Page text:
Patristic Lectionary—21 November 2020, Presentation of the Blessed Virgin Mary

[Consonant with both Anglicanism’s and monasticism’s love of patristic theology-spirituality, I occasionally post selections from Durham University’s two-year lectionary for the Divine Office that draws mostly from patristic writings.  The lectionary was initially edited by Stephen Mark Holmes (University of Edinburgh School of Divinity) and subsequently re-edited and formatted by Michele Freyhauf (Durham University).  Click here for the link to the lectionary.]

Patristic Lectionary—21 November 2020, Presentation of the Blessed Virgin Mary

[The image is from a window in Christ Church Cathedral, Dublin – Daniel 3:25 King Nebuchadnezzar “replied, ‘But I see four men unbound, walking in the middle of the fire, and they are not hurt; and the fourth has the appearance of a god.’”]

Daniel 3:8-12, 19-23; [The Prayer of Azariah and the Song of the Three Jews] 1, 68; [Daniel 3:] 24-30

The King’s Golden Statue; The Youths Thrown into the Furnace

At that time certain Chaldeans came forward and maliciously accused the Jews. They said to King Nebuchadnezzar, “O king, live for ever! You, O king, have made a decree, that every man who hears the sound of the horn, pipe, lyre, trigon, harp, bagpipe, and every kind of music, shall fall down and worship the golden image; and whoever does not fall down and worship shall be cast into a burning fiery furnace. There are certain Jews whom you have appointed over the affairs of the province of Babylon: Shadrach, Meshach, and Abednego. These men, O king, pay no heed to you; they do not serve your gods or worship the golden image which you have set up.”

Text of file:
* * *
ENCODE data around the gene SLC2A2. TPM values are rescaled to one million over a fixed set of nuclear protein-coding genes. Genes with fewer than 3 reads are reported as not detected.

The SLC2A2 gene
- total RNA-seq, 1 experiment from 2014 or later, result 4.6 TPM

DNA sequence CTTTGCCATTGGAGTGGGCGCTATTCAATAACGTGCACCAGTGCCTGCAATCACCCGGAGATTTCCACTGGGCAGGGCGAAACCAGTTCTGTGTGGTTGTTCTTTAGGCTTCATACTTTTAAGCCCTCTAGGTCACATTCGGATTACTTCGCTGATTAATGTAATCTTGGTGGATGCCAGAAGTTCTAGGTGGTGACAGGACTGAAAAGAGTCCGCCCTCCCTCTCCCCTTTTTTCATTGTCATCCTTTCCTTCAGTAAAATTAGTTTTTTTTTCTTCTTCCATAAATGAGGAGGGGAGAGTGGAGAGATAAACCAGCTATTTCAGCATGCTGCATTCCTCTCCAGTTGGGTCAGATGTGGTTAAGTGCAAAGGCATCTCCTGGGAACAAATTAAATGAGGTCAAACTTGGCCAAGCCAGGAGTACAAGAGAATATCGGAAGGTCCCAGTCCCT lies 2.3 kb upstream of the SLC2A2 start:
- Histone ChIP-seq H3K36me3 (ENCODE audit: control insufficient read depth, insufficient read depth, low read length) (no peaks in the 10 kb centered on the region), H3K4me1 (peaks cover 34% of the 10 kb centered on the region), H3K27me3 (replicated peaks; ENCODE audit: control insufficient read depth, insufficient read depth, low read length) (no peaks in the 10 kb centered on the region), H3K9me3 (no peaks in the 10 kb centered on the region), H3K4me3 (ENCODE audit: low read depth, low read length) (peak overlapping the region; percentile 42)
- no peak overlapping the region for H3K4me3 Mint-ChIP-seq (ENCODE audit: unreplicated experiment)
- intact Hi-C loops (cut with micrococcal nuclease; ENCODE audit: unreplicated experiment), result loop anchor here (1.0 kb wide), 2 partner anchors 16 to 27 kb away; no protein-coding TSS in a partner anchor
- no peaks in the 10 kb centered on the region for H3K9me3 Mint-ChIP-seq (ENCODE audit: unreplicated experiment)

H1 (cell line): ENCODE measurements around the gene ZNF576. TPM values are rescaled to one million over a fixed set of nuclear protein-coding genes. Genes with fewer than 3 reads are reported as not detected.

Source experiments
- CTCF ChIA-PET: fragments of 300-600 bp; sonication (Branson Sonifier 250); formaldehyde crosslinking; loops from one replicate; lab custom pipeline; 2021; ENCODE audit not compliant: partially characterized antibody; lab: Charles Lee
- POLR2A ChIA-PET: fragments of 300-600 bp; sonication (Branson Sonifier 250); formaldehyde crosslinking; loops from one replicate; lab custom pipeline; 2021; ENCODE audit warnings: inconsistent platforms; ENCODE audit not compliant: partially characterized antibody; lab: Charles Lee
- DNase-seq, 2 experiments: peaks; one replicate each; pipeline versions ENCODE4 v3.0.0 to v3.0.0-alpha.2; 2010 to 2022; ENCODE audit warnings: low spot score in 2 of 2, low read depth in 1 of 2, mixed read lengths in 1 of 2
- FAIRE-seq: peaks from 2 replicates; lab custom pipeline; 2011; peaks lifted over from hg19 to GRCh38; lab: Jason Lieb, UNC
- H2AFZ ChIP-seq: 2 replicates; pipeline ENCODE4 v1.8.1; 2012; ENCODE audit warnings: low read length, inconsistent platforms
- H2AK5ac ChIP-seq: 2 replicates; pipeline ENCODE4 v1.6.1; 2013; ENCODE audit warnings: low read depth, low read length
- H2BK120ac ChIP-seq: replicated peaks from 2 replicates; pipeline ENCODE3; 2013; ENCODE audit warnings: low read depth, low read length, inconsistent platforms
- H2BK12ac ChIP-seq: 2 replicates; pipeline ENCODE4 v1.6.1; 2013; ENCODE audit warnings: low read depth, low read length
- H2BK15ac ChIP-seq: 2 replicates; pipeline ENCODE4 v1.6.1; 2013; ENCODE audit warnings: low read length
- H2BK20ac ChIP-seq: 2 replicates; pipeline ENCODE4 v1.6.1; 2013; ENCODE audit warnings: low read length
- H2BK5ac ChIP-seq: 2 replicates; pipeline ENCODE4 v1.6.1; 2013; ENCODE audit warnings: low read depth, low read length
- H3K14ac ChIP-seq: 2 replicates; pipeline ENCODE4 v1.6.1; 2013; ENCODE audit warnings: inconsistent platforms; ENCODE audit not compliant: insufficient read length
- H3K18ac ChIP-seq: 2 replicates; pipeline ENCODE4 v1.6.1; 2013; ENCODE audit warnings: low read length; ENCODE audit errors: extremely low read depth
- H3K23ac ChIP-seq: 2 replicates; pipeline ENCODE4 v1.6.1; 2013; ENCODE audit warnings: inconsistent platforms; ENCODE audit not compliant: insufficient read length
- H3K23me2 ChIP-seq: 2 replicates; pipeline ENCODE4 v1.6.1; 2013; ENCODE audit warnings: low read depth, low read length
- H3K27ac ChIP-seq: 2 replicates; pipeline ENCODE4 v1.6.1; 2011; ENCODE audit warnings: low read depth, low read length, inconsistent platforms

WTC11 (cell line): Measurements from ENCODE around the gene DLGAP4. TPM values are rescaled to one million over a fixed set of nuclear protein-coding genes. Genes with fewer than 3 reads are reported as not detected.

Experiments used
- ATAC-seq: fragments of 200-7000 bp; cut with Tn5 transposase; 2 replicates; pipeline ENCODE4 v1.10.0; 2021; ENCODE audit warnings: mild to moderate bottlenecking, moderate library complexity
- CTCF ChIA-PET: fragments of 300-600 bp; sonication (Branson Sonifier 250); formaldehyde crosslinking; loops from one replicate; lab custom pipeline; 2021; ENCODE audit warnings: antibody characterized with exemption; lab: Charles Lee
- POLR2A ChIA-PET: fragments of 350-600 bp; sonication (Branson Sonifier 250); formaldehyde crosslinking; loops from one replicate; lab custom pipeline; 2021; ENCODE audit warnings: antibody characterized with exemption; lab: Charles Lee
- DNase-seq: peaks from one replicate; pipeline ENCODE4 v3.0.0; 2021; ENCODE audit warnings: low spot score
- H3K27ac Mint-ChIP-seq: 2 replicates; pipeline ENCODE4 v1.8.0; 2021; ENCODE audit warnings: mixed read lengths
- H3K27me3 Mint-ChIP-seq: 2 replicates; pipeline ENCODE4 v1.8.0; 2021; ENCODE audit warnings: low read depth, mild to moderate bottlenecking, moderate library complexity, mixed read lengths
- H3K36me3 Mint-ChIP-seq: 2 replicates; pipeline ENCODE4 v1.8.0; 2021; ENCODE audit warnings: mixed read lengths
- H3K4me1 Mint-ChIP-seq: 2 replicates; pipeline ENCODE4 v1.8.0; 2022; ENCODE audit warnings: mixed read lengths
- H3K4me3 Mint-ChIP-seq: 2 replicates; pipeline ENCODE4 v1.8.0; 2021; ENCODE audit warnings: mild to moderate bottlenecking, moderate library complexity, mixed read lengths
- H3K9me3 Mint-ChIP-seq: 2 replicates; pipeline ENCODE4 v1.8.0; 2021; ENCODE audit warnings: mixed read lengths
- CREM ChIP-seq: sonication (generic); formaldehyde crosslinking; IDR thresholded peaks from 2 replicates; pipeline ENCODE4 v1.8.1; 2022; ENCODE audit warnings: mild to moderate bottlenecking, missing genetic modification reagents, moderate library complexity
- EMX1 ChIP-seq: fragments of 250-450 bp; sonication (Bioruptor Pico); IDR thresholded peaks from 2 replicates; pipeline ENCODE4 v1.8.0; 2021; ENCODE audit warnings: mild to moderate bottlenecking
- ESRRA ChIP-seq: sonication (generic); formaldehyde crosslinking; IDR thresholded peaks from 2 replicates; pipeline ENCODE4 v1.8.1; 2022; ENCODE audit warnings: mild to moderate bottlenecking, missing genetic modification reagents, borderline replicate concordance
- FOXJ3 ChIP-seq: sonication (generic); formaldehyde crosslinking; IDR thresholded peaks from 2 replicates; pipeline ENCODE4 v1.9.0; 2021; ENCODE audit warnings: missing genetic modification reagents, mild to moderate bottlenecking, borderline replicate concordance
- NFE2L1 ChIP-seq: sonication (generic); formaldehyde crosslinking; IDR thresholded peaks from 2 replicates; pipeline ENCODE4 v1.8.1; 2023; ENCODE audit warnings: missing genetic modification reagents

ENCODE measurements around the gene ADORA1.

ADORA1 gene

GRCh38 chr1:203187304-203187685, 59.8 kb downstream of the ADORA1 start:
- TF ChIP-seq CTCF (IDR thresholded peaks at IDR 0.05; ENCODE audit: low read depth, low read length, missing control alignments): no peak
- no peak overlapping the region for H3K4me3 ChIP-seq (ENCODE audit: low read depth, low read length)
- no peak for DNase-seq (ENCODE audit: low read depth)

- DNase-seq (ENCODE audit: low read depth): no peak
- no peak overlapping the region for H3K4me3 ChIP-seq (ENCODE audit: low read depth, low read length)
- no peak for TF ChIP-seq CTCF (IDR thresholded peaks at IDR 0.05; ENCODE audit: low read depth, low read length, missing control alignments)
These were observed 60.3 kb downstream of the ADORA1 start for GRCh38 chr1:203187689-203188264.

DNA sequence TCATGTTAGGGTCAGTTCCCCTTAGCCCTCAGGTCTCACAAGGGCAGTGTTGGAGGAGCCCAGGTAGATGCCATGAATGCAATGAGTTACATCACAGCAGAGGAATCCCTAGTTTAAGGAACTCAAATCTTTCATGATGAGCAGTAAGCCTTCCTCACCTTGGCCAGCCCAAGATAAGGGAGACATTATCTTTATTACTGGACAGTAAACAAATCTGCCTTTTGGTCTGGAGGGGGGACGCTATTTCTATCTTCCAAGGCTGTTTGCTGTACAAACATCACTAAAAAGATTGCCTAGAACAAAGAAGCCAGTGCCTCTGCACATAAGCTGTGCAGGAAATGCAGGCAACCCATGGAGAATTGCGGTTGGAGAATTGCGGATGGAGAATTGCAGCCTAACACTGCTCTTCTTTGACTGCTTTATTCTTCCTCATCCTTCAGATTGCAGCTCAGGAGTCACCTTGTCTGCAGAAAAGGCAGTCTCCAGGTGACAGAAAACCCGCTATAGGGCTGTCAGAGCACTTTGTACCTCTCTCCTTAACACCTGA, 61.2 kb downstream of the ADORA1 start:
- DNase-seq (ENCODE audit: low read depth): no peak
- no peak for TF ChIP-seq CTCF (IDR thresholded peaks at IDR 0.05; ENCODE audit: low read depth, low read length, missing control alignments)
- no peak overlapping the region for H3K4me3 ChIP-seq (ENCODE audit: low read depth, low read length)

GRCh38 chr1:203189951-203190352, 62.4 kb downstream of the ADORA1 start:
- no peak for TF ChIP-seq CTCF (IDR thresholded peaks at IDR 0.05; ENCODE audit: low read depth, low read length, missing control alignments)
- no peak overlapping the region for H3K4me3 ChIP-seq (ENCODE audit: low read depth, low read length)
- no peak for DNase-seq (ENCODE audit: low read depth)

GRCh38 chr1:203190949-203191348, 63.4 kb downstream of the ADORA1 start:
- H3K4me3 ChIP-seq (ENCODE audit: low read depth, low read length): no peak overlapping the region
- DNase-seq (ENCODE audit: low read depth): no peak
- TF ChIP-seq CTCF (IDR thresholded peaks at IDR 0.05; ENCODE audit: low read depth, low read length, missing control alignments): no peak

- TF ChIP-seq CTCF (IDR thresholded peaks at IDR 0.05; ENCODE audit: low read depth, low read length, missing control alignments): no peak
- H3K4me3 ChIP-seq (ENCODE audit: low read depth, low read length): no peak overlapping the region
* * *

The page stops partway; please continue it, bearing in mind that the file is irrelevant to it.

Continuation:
Then Nebuchadnezzar was full of fury, and the expression of his face was changed against Shadrach, Meshach, and Abednego. He ordered the furnace heated seven times more than it was wont to be heated. And he ordered certain mighty men of his army to bind Shadrach, Meshach, and Abednego, and to cast them into the burning fiery furnace. Then these men were bound in their mantles, their tunics, their hats, and their other garments, and they were cast into the burning fiery furnace.

Because the king’s order was strict and the furnace very hot, the flame of the fire slew those men who took up Shadrach, Meshach, and Abednego. And these three men, Shadrach, Meshach, and Abednego, fell bound into the burning fiery furnace.

And they walked about in the midst of the flames, singing hymns to God and blessing the Lord. “Bless him, all who worship the Lord, the God of gods, sing praise to him and give thanks to him, for his mercy endures for ever.”

Then King Nebuchadnezzar was astonished and rose up in haste. He said to his counsellors, “Did we not cast three men bound into the fire?” They answered the king, “True, O king.” He answered, “But I see four men loose, walking in the midst of the fire, and they are not hurt; and the appearance of the fourth is like a son of the gods.”